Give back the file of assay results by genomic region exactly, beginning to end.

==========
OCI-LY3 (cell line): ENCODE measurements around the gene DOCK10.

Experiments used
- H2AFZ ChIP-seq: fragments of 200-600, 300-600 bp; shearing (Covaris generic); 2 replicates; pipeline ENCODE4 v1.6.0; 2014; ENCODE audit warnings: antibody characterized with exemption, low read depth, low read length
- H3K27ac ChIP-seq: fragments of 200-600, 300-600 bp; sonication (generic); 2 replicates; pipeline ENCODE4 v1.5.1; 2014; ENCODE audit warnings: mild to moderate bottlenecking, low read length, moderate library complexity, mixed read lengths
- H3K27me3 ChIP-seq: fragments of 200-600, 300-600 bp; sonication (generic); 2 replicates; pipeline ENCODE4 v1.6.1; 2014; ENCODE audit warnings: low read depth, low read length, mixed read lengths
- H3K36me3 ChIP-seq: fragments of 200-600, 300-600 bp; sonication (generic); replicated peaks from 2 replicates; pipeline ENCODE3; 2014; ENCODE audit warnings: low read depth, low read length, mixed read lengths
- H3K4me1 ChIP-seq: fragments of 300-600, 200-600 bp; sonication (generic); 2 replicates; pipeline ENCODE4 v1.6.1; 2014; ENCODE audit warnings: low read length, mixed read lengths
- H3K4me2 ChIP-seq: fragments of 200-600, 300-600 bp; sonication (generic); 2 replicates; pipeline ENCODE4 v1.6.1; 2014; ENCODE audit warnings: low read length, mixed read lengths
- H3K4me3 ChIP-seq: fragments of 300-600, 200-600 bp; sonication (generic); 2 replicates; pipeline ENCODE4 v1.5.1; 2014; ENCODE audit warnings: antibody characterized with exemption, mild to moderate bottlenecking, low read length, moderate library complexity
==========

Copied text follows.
OCI-LY3 (cell line): ENCODE measurements around the gene DOCK10.

Experiments used
- H2AFZ ChIP-seq: fragments of 200-600, 300-600 bp; shearing (Covaris generic); 2 replicates; pipeline ENCODE4 v1.6.0; 2014; ENCODE audit warnings: antibody characterized with exemption, low read depth, low read length
- H3K27ac ChIP-seq: fragments of 200-600, 300-600 bp; sonication (generic); 2 replicates; pipeline ENCODE4 v1.5.1; 2014; ENCODE audit warnings: mild to moderate bottlenecking, low read length, moderate library complexity, mixed read lengths
- H3K27me3 ChIP-seq: fragments of 200-600, 300-600 bp; sonication (generic); 2 replicates; pipeline ENCODE4 v1.6.1; 2014; ENCODE audit warnings: low read depth, low read length, mixed read lengths
- H3K36me3 ChIP-seq: fragments of 200-600, 300-600 bp; sonication (generic); replicated peaks from 2 replicates; pipeline ENCODE3; 2014; ENCODE audit warnings: low read depth, low read length, mixed read lengths
- H3K4me1 ChIP-seq: fragments of 300-600, 200-600 bp; sonication (generic); 2 replicates; pipeline ENCODE4 v1.6.1; 2014; ENCODE audit warnings: low read length, mixed read lengths
- H3K4me2 ChIP-seq: fragments of 200-600, 300-600 bp; sonication (generic); 2 replicates; pipeline ENCODE4 v1.6.1; 2014; ENCODE audit warnings: low read length, mixed read lengths
- H3K4me3 ChIP-seq: fragments of 300-600, 200-600 bp; sonication (generic); 2 replicates; pipeline ENCODE4 v1.5.1; 2014; ENCODE audit warnings: antibody characterized with exemption, mild to moderate bottlenecking, low read length, moderate library complexity